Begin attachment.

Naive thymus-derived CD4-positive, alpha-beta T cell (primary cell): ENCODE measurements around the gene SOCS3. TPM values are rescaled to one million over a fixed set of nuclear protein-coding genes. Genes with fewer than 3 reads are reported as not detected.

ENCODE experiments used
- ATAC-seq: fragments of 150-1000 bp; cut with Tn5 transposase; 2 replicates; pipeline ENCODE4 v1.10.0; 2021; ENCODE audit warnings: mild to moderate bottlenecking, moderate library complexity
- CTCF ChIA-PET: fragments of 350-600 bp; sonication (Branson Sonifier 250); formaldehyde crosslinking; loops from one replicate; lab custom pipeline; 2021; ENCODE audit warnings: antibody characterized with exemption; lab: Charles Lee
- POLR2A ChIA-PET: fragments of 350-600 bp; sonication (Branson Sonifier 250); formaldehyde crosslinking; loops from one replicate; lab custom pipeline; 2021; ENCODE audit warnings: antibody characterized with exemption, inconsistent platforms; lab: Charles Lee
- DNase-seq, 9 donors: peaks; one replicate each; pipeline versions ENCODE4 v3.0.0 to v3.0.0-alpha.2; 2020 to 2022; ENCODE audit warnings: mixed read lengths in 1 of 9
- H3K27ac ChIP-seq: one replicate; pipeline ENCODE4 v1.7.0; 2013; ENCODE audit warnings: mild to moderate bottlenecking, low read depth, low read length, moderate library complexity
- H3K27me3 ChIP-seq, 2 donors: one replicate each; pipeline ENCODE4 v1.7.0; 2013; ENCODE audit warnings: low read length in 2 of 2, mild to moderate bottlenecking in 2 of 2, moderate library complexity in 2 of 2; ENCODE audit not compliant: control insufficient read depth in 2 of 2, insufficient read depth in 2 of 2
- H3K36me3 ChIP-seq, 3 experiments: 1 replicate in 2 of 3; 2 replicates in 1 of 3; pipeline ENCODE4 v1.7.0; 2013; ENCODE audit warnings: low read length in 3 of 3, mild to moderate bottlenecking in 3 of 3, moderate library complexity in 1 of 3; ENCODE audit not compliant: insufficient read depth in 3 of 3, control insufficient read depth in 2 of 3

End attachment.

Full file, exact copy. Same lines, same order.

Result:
Naive thymus-derived CD4-positive, alpha-beta T cell (primary cell): ENCODE measurements around the gene SOCS3. TPM values are rescaled to one million over a fixed set of nuclear protein-coding genes. Genes with fewer than 3 reads are reported as not detected.

ENCODE experiments used
- ATAC-seq: fragments of 150-1000 bp; cut with Tn5 transposase; 2 replicates; pipeline ENCODE4 v1.10.0; 2021; ENCODE audit warnings: mild to moderate bottlenecking, moderate library complexity
- CTCF ChIA-PET: fragments of 350-600 bp; sonication (Branson Sonifier 250); formaldehyde crosslinking; loops from one replicate; lab custom pipeline; 2021; ENCODE audit warnings: antibody characterized with exemption; lab: Charles Lee
- POLR2A ChIA-PET: fragments of 350-600 bp; sonication (Branson Sonifier 250); formaldehyde crosslinking; loops from one replicate; lab custom pipeline; 2021; ENCODE audit warnings: antibody characterized with exemption, inconsistent platforms; lab: Charles Lee
- DNase-seq, 9 donors: peaks; one replicate each; pipeline versions ENCODE4 v3.0.0 to v3.0.0-alpha.2; 2020 to 2022; ENCODE audit warnings: mixed read lengths in 1 of 9
- H3K27ac ChIP-seq: one replicate; pipeline ENCODE4 v1.7.0; 2013; ENCODE audit warnings: mild to moderate bottlenecking, low read depth, low read length, moderate library complexity
- H3K27me3 ChIP-seq, 2 donors: one replicate each; pipeline ENCODE4 v1.7.0; 2013; ENCODE audit warnings: low read length in 2 of 2, mild to moderate bottlenecking in 2 of 2, moderate library complexity in 2 of 2; ENCODE audit not compliant: control insufficient read depth in 2 of 2, insufficient read depth in 2 of 2
- H3K36me3 ChIP-seq, 3 experiments: 1 replicate in 2 of 3; 2 replicates in 1 of 3; pipeline ENCODE4 v1.7.0; 2013; ENCODE audit warnings: low read length in 3 of 3, mild to moderate bottlenecking in 3 of 3, moderate library complexity in 1 of 3; ENCODE audit not compliant: insufficient read depth in 3 of 3, control insufficient read depth in 2 of 3